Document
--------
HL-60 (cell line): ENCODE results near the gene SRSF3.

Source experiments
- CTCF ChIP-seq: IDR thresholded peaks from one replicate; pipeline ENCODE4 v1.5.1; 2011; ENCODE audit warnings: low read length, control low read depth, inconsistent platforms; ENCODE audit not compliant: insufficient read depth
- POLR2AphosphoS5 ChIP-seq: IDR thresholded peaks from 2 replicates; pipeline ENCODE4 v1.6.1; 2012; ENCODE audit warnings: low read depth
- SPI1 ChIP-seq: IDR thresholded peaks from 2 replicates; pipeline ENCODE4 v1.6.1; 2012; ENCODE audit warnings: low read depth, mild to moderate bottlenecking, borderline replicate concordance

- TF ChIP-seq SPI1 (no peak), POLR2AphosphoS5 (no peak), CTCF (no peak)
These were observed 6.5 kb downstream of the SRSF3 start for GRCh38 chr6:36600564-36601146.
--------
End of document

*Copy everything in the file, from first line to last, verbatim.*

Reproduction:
HL-60 (cell line): ENCODE results near the gene SRSF3.

Source experiments
- CTCF ChIP-seq: IDR thresholded peaks from one replicate; pipeline ENCODE4 v1.5.1; 2011; ENCODE audit warnings: low read length, control low read depth, inconsistent platforms; ENCODE audit not compliant: insufficient read depth
- POLR2AphosphoS5 ChIP-seq: IDR thresholded peaks from 2 replicates; pipeline ENCODE4 v1.6.1; 2012; ENCODE audit warnings: low read depth
- SPI1 ChIP-seq: IDR thresholded peaks from 2 replicates; pipeline ENCODE4 v1.6.1; 2012; ENCODE audit warnings: low read depth, mild to moderate bottlenecking, borderline replicate concordance

- TF ChIP-seq SPI1 (no peak), POLR2AphosphoS5 (no peak), CTCF (no peak)
These were observed 6.5 kb downstream of the SRSF3 start for GRCh38 chr6:36600564-36601146.